Should you let Kids Use iPads?

Steve Jobs didn't let his kids use iPads (as per  this website ) - even though he invented them himself. A lot of parents might want to follow him. " Especially in Silicon Valley, there is actually a trend of tech execs and engineers who shield their kids from technology." The claim is that technological addiction prevents kids minds from becoming creative " setting up our children for incomplete, handicapped lives devoid of imagination, creativity and wonder when we hook them onto technology at an early age. " To me this is an extremely biased and dystopian view of technology exposure - though it is nothing new - the same type of concerns were raised few decades ago for TV and before that even for newspapers. My view is that it depends on how and what kind of exposure you give your kids. For ex. kids today already know the whole ABC, 123, almost all poems by the age of two. This is all thanks to nicely made kids rhyme videos which you can play in ab

The no-man's-land syndrome

Narendra Modi's Swatch Barat campaign faces lot of hurdles - changing people's mentalities, overcoming the chronic issues of open defecation, lack of cleanliness infrastructure (starting from dustbins to garbage collection trucks) etc. But one problem faced by it is indeed the no-man's-land syndrome also known as not-my-problem syndrome or outside my zone problem :-). Check out the image - the house owner has cemented the ramp up from the road to his porch and the municipality has made a cement road right upto the pavement; yet a short portion between the two cemented portions is left out for mud and water to accumulate. I must admit that this picture was taken a day after the festival of Holi , so the muck of mud and water is more dirty than usual with remains of water balloons and color from previous day's holi celebrations. Nevertheless, this does not take away the problem - the fact that our systems fail at boundaries. This manifests across levels of o

The battle of faces but for issues that concern us

Mint editorial has the following to say in response to induction of Kiran Bedi by BJP in Delhi CM race. Bedi is being seen as the answer to Arvind Kejriwal. If faces could change governance, then Bedi and Kejriwal would have made all the difference to Delhi. Delhi is a megalopolis with problems that don’t have easy solutions. Its consumption of water and electricity is way beyond what it produces. Every summer, their shortage creates a crisis-like situation. None of the parties has a clear idea of how to solve this. An election campaign that is so focused on personalities is unlikely to pay attention to the problems. As in other elections in India, the emphasis is to win first and think later. Read more at: I disagree. If the mere problem of good governance was solving issues 'at hand' then a bureaucracy would have sufficed to run a country. And that was the precise mistake we made in th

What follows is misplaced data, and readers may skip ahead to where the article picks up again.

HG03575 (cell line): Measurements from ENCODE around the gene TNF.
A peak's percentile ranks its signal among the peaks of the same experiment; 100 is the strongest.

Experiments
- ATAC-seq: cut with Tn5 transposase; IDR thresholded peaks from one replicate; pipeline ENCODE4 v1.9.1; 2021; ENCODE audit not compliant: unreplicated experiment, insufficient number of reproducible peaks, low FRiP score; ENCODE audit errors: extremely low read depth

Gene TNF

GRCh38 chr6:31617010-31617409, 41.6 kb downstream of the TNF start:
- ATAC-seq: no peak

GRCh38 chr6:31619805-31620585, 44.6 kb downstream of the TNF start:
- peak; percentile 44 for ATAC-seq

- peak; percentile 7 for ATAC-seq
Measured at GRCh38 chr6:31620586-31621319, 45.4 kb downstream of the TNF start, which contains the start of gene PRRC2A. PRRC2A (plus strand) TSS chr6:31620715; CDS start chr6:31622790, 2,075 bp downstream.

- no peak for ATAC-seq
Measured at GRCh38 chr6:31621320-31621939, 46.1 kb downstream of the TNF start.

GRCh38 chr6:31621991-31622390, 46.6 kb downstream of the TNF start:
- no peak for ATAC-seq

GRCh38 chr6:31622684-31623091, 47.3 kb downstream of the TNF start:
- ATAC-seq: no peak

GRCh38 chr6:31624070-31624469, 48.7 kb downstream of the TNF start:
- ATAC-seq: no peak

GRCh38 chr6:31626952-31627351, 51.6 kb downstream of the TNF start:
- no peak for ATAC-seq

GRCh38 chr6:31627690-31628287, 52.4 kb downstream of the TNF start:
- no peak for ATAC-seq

The workplace of the future

I was at a workshop last week conducted by Prof Ashish Nanda [ 1 ] and Prof Biju Varkkey [ 2 ] - and it was an enlightening experience. There was one thought which came from them towards the end of the session which has been reverberating in my mind ever since. This was about the future of the workplace. In response to a question about handling the 'new generation' Prof Nanda mentioned that most of the theories and media talk about the Millennials or Next Generation being different and changing the workplace is bunkum; but what he said next was insightful - the workplace of the future will not be influenced so much by the entry or the new generation but by 3 factors: Women in the workforce - for the first time in the history of mankind we are going to have a large number of women who would have spent more than 30 years at Corporate and Academic careers. Many of them have reached or are reaching leadership positions and the workplace is going to be far different with so

Bell Bajao!

A couple of years ago, an NGO started a campaign called 'Bell Bajao' against domestic violence. The concept was simple, if you are an audience to (i.e. overhear) domestic violence in the neighborhood, don't intervene directly - but make the perpetrator of this violence aware that someone is hearing / watching - social pressure of being watched will compel the perpetrator to stop. The video below illustrates, where the neighbor simply rings the bell to stop the domestic quarrel but when the door opens, he asks for Milk.  This is a very effective mechanism - I am intrigued if this can only be applied to domestic violence - why can't it be applied to international diplomacy to reduce crimes against humanity such as the ghastly events at Peshawar? As much as one is pained by the events and acts of Taliban, the larger pain is the apathy shown by most of the world's Governments including India. Just a message of condolence, a statement condemning the attac